What are macronutrients? Macronutrients have specified roles specific roles and functions in the body and supply us with calories or energy. Macronutrients include fats, proteins, and carbohydrates.

Fats a compound formed from chemicals called fatty acids are used as an energy source for the body. Fats produce 9 calories per gram. Types of fat include: saturated, monounsaturated and polyunsaturated fats.

Saturated – The molecular structure of saturated fats are characterized by the absence of double bonds and the saturation of hydrogen atoms. Because of their chemical structure, they have a solid consistency at room temperature.

Unsaturated- The molecular structure of unsaturated fats remains characterized by the double bonds, in which these fats are typically liquid at room temperature. Unsaturated fats are further classified as monounsaturated fats and polyunsaturated fats.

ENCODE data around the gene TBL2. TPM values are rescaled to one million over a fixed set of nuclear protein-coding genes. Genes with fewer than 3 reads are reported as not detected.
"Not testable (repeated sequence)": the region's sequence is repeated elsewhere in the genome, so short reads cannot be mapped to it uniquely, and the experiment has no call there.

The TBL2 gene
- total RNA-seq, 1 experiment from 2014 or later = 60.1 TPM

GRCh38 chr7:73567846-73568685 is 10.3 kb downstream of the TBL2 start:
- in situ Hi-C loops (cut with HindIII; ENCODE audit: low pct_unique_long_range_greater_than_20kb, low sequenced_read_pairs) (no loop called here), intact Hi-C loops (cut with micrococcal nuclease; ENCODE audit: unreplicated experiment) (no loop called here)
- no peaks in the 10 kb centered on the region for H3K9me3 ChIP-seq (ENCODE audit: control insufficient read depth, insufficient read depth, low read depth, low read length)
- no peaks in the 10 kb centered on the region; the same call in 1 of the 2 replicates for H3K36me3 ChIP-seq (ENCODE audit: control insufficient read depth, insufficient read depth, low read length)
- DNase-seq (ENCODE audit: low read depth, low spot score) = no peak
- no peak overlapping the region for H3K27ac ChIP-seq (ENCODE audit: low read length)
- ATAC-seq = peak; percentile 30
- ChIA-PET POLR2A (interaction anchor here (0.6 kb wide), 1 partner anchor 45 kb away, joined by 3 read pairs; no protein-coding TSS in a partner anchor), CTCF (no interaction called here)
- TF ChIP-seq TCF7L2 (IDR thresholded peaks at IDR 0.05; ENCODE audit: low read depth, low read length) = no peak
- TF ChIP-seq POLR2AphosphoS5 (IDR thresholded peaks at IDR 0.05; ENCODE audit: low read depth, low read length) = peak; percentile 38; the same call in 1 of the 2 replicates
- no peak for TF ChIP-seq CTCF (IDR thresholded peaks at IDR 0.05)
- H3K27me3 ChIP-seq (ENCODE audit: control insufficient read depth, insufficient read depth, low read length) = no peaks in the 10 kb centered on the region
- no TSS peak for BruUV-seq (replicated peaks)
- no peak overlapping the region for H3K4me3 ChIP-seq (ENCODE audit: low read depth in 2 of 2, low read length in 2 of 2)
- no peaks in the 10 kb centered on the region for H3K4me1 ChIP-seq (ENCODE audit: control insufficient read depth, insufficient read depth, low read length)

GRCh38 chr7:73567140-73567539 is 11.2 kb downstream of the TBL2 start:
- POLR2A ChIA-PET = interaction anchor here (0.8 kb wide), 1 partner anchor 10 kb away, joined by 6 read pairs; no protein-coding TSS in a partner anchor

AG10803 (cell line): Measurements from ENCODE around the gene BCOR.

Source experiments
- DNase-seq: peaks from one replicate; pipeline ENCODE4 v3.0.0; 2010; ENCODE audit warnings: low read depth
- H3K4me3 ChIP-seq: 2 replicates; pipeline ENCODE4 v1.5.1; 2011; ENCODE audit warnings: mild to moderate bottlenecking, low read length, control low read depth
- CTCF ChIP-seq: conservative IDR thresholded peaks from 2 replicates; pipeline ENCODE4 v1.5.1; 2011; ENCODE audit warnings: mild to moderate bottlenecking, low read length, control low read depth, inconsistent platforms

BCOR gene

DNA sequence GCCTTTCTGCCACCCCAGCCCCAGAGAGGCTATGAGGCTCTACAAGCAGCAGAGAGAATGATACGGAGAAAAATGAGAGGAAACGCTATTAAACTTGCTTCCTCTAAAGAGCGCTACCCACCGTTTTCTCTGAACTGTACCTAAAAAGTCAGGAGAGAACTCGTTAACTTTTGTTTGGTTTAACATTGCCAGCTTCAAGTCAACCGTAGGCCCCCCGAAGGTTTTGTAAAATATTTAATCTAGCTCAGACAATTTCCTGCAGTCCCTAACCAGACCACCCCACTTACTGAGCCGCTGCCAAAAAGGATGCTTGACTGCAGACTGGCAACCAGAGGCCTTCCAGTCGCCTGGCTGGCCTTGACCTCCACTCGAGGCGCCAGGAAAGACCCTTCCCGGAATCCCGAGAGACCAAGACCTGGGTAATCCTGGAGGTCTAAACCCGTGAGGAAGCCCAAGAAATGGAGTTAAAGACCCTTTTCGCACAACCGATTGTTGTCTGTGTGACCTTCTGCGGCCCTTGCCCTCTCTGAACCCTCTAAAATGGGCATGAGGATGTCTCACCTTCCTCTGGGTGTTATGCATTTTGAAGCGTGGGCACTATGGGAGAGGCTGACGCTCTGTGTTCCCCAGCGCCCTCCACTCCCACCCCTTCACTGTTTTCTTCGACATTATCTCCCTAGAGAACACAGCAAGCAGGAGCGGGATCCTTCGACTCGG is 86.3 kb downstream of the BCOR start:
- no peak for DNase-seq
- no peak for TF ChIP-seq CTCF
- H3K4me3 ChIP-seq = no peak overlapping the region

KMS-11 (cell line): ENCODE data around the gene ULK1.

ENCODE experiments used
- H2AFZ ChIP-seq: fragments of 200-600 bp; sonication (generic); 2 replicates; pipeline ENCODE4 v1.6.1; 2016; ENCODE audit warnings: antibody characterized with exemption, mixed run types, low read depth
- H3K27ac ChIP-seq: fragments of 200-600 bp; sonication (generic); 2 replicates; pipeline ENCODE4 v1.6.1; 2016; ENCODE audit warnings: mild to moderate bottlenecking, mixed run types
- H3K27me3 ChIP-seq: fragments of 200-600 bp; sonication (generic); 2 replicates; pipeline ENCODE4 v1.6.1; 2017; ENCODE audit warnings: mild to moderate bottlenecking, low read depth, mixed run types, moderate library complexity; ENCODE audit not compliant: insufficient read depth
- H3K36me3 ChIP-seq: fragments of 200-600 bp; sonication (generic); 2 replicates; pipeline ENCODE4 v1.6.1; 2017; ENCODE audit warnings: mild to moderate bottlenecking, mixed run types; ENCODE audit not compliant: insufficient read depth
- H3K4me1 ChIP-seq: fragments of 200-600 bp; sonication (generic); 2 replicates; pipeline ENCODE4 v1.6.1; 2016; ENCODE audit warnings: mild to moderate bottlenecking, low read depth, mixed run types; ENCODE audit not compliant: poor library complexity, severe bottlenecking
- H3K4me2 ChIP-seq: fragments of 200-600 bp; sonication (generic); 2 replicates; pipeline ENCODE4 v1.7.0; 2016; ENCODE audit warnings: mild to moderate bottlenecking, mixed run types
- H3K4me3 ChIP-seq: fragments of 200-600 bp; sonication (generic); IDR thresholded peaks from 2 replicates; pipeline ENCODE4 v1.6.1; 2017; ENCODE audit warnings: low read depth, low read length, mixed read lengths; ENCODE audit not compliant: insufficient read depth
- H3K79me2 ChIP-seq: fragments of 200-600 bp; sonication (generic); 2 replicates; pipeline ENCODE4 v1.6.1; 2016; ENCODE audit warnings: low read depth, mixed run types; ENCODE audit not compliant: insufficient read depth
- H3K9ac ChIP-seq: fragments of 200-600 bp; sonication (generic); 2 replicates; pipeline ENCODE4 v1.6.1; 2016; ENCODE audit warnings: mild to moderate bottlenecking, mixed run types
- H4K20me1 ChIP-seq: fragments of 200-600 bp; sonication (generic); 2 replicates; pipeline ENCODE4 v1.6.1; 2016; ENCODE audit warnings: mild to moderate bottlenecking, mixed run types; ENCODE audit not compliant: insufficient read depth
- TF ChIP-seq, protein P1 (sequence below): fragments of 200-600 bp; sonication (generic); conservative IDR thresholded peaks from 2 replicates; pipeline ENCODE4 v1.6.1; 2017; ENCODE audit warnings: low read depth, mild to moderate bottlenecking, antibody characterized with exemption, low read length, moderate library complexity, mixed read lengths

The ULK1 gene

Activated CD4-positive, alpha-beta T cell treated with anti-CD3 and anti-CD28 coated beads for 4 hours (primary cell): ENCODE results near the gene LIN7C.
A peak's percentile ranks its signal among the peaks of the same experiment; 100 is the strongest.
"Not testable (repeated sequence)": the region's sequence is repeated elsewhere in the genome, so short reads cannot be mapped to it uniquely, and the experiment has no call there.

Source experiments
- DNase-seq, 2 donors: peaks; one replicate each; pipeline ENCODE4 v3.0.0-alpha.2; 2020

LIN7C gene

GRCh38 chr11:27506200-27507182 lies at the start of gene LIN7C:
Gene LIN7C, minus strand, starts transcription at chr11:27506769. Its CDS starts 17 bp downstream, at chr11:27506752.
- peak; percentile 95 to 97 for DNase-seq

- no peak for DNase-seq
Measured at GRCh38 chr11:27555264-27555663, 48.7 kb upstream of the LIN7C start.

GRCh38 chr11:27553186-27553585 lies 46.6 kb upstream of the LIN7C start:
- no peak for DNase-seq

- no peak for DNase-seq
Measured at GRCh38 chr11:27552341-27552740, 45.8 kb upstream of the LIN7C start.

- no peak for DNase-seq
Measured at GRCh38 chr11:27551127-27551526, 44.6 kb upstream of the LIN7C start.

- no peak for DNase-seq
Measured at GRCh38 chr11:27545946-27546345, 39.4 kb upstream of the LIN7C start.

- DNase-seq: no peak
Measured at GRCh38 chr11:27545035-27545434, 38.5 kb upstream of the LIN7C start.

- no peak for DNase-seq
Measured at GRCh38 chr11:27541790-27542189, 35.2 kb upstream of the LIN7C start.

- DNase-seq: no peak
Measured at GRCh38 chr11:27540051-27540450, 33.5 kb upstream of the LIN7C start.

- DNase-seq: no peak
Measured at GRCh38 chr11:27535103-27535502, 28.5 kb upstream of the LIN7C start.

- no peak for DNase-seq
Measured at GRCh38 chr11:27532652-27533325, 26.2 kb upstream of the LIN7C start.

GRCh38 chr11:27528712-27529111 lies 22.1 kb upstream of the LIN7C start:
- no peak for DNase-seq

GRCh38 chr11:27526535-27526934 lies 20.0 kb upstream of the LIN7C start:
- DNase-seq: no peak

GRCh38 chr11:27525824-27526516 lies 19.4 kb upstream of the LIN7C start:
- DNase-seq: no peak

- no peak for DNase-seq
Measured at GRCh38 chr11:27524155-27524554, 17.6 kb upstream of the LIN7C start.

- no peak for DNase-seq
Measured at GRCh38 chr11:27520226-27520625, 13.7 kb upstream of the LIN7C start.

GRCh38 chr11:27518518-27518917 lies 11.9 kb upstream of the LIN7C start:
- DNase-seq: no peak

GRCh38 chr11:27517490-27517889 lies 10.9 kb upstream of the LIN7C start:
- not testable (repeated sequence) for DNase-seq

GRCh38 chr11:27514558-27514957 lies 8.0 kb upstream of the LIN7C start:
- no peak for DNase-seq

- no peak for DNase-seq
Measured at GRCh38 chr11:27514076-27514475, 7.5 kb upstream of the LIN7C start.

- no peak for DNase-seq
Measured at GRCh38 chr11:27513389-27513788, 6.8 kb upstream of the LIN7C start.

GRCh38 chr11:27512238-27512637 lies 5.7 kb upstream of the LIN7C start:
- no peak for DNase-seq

Monounsaturated The molecular structure of monounsaturated fats are comprised of one double bond, and are typically liquid at room temperature. Sources of monounsaturated fat include: canola oil and olive oil.

 

 

Polyunsaturated fats contains two or more double bonds and remain liquid at room temperature.  Sources of polyunsaturated fat include: safflower oil, sunflower oil, and corn oil, nuts, avocados.

 

Protein is essential for repairing and regenerating body tissues and cells. The building blocks of protein are amino acids, with 20 types in total and 9 of which the body does not manufacture deeming these amino acids essential. Amino acids are bind together chemically through a peptide bond. Proteins produce by the body is the combination of many amino acids.